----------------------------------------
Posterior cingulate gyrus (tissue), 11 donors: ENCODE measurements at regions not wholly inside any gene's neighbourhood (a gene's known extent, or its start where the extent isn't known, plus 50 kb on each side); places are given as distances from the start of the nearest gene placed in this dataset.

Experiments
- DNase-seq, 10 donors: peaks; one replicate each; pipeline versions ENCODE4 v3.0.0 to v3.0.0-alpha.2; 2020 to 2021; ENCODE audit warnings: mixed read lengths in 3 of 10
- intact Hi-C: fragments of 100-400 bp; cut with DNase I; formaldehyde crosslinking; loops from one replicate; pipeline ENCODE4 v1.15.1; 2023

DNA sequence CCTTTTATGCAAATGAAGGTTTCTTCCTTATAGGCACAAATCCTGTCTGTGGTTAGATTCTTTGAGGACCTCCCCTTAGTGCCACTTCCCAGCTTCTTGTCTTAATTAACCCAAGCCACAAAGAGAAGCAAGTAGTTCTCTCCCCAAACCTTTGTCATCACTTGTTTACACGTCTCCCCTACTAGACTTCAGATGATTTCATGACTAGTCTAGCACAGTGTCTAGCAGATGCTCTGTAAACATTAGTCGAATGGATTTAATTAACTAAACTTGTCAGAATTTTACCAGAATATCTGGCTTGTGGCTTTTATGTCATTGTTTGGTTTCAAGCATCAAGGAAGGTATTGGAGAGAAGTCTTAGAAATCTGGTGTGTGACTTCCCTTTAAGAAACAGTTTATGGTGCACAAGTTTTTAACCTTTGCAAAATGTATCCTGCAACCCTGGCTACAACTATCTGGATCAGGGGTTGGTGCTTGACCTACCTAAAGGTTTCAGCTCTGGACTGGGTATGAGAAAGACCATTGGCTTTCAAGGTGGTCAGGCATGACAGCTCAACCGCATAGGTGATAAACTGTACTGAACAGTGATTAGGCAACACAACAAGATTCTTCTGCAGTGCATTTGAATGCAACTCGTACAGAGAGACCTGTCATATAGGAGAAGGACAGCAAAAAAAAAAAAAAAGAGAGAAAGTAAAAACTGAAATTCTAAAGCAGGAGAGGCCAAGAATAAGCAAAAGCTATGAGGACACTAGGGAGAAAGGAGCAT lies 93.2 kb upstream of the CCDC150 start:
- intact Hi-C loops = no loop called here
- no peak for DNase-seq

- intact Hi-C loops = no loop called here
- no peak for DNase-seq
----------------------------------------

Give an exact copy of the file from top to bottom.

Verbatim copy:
Posterior cingulate gyrus (tissue), 11 donors: ENCODE measurements at regions not wholly inside any gene's neighbourhood (a gene's known extent, or its start where the extent isn't known, plus 50 kb on each side); places are given as distances from the start of the nearest gene placed in this dataset.

Experiments
- DNase-seq, 10 donors: peaks; one replicate each; pipeline versions ENCODE4 v3.0.0 to v3.0.0-alpha.2; 2020 to 2021; ENCODE audit warnings: mixed read lengths in 3 of 10
- intact Hi-C: fragments of 100-400 bp; cut with DNase I; formaldehyde crosslinking; loops from one replicate; pipeline ENCODE4 v1.15.1; 2023

DNA sequence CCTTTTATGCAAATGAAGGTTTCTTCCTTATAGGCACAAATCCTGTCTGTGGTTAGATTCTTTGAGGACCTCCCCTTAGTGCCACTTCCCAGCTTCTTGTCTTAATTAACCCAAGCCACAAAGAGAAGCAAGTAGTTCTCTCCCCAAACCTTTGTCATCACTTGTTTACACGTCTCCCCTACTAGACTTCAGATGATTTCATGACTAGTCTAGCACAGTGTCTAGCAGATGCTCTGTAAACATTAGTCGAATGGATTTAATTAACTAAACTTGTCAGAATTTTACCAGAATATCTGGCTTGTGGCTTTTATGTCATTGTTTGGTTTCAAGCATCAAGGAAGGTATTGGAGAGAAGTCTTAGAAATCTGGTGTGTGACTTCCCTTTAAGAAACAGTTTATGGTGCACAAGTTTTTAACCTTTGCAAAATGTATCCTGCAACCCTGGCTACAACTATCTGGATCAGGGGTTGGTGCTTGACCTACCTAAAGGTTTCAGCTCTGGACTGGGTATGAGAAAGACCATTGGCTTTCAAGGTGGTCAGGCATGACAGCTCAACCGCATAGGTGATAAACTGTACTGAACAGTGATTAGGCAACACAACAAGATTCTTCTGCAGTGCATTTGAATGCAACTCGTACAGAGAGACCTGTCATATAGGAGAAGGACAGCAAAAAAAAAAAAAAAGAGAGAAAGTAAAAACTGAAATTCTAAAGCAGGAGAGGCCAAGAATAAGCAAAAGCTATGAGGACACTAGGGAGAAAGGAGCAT lies 93.2 kb upstream of the CCDC150 start:
- intact Hi-C loops = no loop called here
- no peak for DNase-seq

- intact Hi-C loops = no loop called here
- no peak for DNase-seq